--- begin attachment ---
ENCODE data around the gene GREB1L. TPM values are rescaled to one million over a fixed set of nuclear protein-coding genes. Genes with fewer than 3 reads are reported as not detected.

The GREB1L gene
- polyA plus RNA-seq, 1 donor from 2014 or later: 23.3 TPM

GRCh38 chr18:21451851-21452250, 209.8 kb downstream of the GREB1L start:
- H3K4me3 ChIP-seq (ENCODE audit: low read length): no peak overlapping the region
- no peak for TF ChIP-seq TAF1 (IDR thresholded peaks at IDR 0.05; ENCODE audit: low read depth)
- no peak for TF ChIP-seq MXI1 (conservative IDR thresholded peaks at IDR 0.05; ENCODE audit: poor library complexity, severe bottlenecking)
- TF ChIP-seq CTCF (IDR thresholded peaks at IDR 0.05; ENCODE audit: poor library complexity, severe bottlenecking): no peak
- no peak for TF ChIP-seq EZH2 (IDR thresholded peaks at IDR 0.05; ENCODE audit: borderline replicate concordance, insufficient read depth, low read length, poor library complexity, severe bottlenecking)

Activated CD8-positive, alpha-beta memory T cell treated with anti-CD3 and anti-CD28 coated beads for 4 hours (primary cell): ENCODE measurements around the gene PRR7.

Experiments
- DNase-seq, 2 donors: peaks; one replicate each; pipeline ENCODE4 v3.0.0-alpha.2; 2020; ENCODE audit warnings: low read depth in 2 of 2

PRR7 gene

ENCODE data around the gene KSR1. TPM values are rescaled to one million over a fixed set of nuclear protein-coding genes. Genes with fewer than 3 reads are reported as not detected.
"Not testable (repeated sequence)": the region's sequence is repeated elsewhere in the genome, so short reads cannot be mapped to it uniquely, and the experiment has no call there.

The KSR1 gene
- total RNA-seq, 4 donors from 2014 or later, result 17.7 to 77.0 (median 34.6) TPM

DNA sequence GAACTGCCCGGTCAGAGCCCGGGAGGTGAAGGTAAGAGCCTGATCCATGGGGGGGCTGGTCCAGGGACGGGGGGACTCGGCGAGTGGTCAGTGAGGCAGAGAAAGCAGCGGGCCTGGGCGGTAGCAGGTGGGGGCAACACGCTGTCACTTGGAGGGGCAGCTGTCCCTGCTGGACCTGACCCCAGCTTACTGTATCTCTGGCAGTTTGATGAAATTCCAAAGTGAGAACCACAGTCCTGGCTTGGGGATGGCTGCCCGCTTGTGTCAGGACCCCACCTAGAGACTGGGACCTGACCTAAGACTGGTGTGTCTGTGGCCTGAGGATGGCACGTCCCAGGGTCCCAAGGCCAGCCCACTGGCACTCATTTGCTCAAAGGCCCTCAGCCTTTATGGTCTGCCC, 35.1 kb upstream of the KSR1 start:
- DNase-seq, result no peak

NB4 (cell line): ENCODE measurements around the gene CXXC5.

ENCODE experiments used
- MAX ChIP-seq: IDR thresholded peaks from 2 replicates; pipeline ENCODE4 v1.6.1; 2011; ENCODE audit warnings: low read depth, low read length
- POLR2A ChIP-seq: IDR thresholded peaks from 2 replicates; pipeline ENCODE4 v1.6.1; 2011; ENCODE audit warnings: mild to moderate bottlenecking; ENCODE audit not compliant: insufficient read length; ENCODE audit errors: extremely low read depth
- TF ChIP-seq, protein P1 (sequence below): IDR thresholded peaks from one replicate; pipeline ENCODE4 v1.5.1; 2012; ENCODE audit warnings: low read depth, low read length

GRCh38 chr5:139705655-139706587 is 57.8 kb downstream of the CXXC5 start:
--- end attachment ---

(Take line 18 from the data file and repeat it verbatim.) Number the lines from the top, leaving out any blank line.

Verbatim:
DNA sequence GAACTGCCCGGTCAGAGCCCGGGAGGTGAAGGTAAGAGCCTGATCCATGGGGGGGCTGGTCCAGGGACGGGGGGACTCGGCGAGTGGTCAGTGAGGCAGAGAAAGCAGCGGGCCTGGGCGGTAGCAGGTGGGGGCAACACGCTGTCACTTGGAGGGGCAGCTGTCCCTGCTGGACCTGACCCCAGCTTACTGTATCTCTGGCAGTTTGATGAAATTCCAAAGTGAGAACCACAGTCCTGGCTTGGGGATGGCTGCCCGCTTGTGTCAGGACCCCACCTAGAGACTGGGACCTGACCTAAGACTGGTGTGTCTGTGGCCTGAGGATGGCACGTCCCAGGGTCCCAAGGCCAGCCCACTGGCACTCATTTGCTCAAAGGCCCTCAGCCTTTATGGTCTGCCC, 35.1 kb upstream of the KSR1 start: